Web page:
ApplicationNo. 05/645197 filed on 12/29/1975
US Classes:112/104, Article attaching112/114, Clamps112/291, Upper and lower threads112/301Fluid actuated
ExaminersPrimary: Hunter, H. Hampton
Attorney, Agent or Firm
International ClassesD05B 21/00 (20060101)
D05B 65/00 (20060101)
DescriptionThe present invention relates to an automatic necktie neckband tacker.
The advantages of having neckbands sewed into the neck area of a necktie have long been established. Briefly, it keeps the inner lines and inner tapes from slipping, marks the location for the wearer's neck, adds durability to the area of thenecktie which gets the most wear, keeps the tie flat underneath the collar, prevents the tie from falling out and elongating, and prevents any possible slippage of the lining inside the tie. Further, it adds strength and durability to the tie, isattractive and when printed with the seller's or manufacturer's name or trademark, it is readily and continually noticed by the consumer and therefore is an excellent means of sales promotion.
Although these advantages have long been recognized, the problem of sewing a neckband on each tie has heretofore always been that the neckband was required to be sewn on with a single or double needle machine by an experienced operator. It was avery slow time consuming operation, and therefor extremely expensive. Moreover the large length to width and thickness ratio of the neckband which is to be tacked in the neck area of a tie offered heretofore insurmountable problems to production of areliable automatic neckband tacker. The result of these disadvantages has been that neckwear manufactures have long ago discontinued the use of neckbands in their ties for the most part.
Accordingly it is an object of the present invention to provide for the first time a new and improved automatic necktie neckband tacker which avoids the above-disadvantages, and provides an excellent neckband tacking with accompanying reducedmanufacturing labor, time and expense, enabling neckband tacking with extreme speed and low cost using inexperienced help, and once again allowing neckbands to become a permanent part of a necktie with all the advantages thereof.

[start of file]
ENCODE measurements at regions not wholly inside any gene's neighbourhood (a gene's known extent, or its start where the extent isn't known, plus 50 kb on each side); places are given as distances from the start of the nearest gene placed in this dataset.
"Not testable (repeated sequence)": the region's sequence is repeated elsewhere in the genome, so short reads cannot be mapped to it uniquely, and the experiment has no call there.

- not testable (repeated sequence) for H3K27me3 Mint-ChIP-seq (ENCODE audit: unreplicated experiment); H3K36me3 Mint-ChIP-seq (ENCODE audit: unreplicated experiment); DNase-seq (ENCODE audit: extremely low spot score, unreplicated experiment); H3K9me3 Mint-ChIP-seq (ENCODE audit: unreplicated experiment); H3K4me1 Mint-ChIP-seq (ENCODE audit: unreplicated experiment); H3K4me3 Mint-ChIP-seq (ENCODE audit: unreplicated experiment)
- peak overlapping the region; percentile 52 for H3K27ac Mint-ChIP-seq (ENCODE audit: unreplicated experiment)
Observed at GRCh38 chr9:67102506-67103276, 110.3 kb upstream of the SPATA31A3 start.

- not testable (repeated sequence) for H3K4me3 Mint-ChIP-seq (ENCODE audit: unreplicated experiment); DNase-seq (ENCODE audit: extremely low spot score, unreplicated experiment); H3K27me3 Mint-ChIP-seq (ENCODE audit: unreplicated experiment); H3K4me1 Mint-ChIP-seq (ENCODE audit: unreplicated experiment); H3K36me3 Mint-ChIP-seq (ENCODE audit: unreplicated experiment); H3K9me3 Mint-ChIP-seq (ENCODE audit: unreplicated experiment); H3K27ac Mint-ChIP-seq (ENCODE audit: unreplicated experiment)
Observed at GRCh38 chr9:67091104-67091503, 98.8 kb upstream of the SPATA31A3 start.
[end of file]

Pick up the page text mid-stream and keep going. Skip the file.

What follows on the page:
In accordance with the above-mentioned object of the invention there is provided, in accordance with a still further object of the invention to so provide, an automatic necktie neckband tacker comprising a special upper clamp and a cooperatingspecial work plate on the bottom which is formed to fit exactly in two-part alignment to the size of the neckband, the upper clamp holding the tie on the neckband securely in the clamped lowered position thereof so that no movement or slippage occurs.
Further, in accordance with the above-mentioned objectives, as well as another object of the invention, there is provided by the invention a special upper thread blade built into the movable upper clamp for cutting the needle thread.
Still further in accordance with another object of the invention a small pneumatic cylinder for operating the upper thread blade is carried by the upper clamp adjacent the upper thread blade, the latter designed also for holding the upper threadin place for the first few stitches so as to commence sewing, the blade automatically cutting the thread leaving no loose ends to be cut with scissors when the entire sewing is completed, the upper clamp then raising to release the tie.
Since the cam must be very large to accomplish the very large number of stitches required for elongated tie neckband rectangular perimeters (e.g., 71/4 by 7/8 inch), it is too big to activate the conventional nipper spring of sewing machines, andin accordance with another object of the invention the upper thread carrier is designed to perform the two functions of cutting the thread and holding the thread for the first few stitches to start the sewing so that the needle would not unthread whenthe machine is activated.
With the above and other objects in view, the invention will become better understood in connection with the following description of preferred embodiments in connection with the accompanying drawings, of which:
FIG. 1 is a perspective view of a tacking machine of the general type to which the present invention can be used in combination therewith, the clamp feet being broken away, not illustrating the clamp therein;
FIG. 2 is a perspective view of a portion of the machine of FIG. 1 showing the upper clamp in accordance with the invention partly broken away;
FIG. 3 is a top plan view broken away in part of the lower portion of the operative clamp;
FIG. 3a is a section taken along the lines 3 -- 3 of FIG. 3;
FIG. 4 is a top plan view similar to FIG. 3, and showing the upper clamp positioned thereon;
FIG. 5 is a section taken along the lines 5 -- 5 of FIG. 4 in enlarged view, partly broken away, and showing a tie clamped therein;
FIG. 5a is a perspective view of the counter cutting plate;
FIG. 6 is an view taken along the lines 6 -- 6 of FIG. 5, and similar to FIG. 4 but omitting some parts thereof, but showing the upper clamp and upper thread blade carrier;
FIG. 7 is a section taken along the lines 7 -- 7 of FIG. 6;
FIG. 8 is a plan view of the portion of the upper clamp having the carrier, being partly broken away and turned 90° from that of FIG. 5 for illustration purposes only;
FIG. 9 is a side elevation view showing the carrier of FIG. 8, the view being partly broken away;